Don’t Like Your 2024 Tax Refund? Here’s an Easy Way to Get a Bigger One Next Year – CNET

After a slow start to the 2024 tax season, the average tax refund this year is now up to $3,070, a 6% increase from this time in 2023. While a $3,000 check in April is a welcome cash infusion, wouldn’t it be even better to get $6,000 back? How about $10,000? Or $20,000?

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A picture of a W-4 form showing where to add extra withholding A picture of a W-4 form showing where to add extra withholding

To request more money be withheld from your paycheck, enter the amount into line 4(c) of the W-4 form.

IRS/Screenshot by Peter Butler/CNET

Likewise, if you find yourself owing taxes to the IRS each year, adding the right amount of extra withholding via line 4(c) of your W-4 can reduce your tax burden to zero each year. Just divide the amount you usually pay in federal taxes by the number of paychecks you receive in a year to find out how much extra should be withheld each pay period.

While lending the IRS your money for 12 months or more at no interest might seem nuts to the financially disciplined, it’s an undeniably bulletproof method of saving money. You might not be earning interest, but you’re not spending it.

Why shouldn’t I increase my withholding to get a bigger tax refund?

Quite simply, it’s your money, and the IRS is holding onto it for up to a year with no interest. You could be spending that money, investing it to keep up with inflation or doing whatever the heck it is you want to do with that money … because it’s yours!

While it’s nice to get a big tax refund check in the spring, inflation is hovering around 3.2% right now. That means that your $1,000 from March 2023 will get you about $968 worth of stuff now, in March 2024. If you had put that money into a money-market fund or a high-yield savings account instead of letting the IRS hold it, you could be getting 5% interest and have $1,050 now instead.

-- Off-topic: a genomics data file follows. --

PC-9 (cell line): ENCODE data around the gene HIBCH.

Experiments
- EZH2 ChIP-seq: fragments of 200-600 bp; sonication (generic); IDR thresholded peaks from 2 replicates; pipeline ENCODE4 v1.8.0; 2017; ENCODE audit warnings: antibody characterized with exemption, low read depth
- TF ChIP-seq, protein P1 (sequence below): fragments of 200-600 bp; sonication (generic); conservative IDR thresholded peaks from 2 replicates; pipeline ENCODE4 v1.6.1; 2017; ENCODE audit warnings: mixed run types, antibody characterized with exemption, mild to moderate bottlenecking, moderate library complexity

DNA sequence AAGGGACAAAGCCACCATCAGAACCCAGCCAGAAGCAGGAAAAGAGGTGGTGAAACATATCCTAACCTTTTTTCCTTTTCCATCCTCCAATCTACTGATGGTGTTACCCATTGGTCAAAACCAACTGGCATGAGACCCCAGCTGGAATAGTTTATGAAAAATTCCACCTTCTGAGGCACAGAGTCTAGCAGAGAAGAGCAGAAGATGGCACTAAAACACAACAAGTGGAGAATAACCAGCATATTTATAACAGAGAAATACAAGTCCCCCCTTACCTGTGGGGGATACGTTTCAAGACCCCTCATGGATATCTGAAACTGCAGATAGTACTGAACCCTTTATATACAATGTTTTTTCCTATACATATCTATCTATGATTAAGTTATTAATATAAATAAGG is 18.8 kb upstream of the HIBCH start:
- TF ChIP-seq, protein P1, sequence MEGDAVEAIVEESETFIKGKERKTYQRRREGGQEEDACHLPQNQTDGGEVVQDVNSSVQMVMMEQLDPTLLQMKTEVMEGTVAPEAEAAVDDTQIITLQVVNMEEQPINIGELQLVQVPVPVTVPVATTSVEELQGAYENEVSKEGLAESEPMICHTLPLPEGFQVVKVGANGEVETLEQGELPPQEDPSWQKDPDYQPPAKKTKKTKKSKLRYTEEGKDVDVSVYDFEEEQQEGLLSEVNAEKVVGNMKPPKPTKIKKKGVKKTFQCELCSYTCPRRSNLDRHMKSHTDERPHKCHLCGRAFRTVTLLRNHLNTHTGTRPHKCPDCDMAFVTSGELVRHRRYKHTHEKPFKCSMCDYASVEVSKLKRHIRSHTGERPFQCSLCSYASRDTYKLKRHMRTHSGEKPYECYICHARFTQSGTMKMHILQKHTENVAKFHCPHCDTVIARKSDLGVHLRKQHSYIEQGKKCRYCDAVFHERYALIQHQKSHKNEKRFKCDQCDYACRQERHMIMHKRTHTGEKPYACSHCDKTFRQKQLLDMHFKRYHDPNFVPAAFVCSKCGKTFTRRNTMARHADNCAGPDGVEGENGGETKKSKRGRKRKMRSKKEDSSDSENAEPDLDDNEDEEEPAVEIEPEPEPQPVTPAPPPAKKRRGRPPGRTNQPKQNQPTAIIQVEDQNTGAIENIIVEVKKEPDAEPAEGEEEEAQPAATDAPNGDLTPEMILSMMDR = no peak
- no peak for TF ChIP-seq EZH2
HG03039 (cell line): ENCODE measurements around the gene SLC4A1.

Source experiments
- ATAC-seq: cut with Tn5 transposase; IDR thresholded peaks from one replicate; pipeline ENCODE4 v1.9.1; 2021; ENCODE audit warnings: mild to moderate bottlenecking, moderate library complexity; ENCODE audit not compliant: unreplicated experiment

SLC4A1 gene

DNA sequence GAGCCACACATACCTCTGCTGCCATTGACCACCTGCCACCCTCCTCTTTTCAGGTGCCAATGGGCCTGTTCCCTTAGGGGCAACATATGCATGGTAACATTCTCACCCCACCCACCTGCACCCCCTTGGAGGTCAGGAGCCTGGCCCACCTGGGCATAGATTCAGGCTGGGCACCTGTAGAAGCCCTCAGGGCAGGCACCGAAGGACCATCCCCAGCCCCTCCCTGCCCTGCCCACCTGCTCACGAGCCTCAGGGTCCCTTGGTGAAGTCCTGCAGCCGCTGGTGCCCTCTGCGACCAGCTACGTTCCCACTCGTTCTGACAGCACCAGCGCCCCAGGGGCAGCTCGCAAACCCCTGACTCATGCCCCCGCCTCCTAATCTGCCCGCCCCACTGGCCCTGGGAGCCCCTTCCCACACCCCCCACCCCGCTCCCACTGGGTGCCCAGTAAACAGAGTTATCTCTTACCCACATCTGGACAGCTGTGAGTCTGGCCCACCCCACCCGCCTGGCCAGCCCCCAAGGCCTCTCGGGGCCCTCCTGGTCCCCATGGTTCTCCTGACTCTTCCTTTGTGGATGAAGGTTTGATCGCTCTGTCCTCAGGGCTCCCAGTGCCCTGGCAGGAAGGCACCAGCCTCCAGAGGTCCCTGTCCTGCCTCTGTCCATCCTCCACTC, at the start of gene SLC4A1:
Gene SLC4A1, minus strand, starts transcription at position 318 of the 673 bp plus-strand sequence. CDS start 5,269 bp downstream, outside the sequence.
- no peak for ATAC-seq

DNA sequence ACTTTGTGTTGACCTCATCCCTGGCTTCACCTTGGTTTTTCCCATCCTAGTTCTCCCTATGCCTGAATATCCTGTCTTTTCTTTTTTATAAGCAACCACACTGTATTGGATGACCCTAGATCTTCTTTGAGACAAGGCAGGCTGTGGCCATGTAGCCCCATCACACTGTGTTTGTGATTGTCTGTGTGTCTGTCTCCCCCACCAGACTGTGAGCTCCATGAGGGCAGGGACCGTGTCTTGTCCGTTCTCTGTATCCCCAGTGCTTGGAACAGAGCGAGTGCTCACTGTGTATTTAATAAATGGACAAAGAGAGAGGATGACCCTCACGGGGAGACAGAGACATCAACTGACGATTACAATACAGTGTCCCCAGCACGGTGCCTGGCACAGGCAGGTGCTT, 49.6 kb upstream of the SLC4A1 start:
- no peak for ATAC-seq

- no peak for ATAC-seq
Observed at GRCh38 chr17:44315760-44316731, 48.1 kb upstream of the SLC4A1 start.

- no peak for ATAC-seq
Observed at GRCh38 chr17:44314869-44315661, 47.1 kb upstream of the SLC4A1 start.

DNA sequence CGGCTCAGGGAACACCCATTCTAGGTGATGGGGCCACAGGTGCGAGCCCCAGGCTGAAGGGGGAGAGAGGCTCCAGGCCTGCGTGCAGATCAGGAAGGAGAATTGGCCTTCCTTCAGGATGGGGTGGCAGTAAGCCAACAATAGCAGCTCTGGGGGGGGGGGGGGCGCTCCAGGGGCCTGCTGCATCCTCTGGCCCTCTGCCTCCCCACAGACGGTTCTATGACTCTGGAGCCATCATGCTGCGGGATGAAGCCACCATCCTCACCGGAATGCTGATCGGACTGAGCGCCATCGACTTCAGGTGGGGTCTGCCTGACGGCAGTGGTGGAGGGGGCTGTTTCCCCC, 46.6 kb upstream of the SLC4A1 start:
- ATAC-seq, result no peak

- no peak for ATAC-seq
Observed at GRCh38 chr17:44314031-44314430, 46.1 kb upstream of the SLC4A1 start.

How you can adjust your W-4 to get more money back in your paycheck

As mentioned, the IRS eliminated withholding allowances in 2020, so withholding less money is no longer as simple as increasing the number of allowances on your W-4 form. 

Also note that the US is a “pay as you go” tax system. You’re not allowed to eliminate withholding completely and pay your tax burden each April — there’s a penalty for underpayment of taxes.

However, if you’re getting a big tax refund every year and you’d rather have that money back sooner in your regular paycheck, you have some options, the biggest being deductions. 

Take a look at your existing W-4 and your deductions from your last federal tax return. Increase the deductions amount on your W-4 form to meet the amount on your income tax returns. Make sure to look at student loan interest and IRA contributions, which are included in addition to your deductions estimation.

If you had no tax liability for the previous year, it’s possible you might not have to pay any taxes at all in the current year. To declare yourself exempt from withholding, according to the IRS, you “must have had no tax liability for the previous year and must expect to have no tax liability for the current year.”

If both conditions are true, per the IRS, write “Exempt” on Form W-4 in the space below Step 4(c). Complete steps 1(a), 1(b) and 5, then stop.

Also important, according to the IRS, the “Form W-4 claiming exemption from withholding is valid for only the calendar year in which it’s furnished to the employer. To continue to be exempt from withholding in the next year, an employee must give you a new Form W-4 claiming exempt status by February 15 of that year.”

On its website, the IRS provides a tax withholding estimator tool that can help you figure out how to adjust your W-4 form in order to pay more or less taxes during the year from your paycheck.

When you can adjust your W-4

You can adjust your W-4 form any time that you would like. The IRS recommends checking your W-4 form once a year, but you should also update it upon certain events:

  • Birth of a child, or new dependent
  • Marriage or divorce
  • New job for you or your spouse
  • Purchase of a house or other major tax change

Your employer must implement your new W-4 info by the start of the first payroll period that ends on or after the 30th day after you submit an updated W-4.

Note: Talk to a tax expert to discuss your personal tax situation before adjusting your W-4 form. IRS local offices provide expert advice at various times via appointment.

For more, learn how to set up an IRS account.

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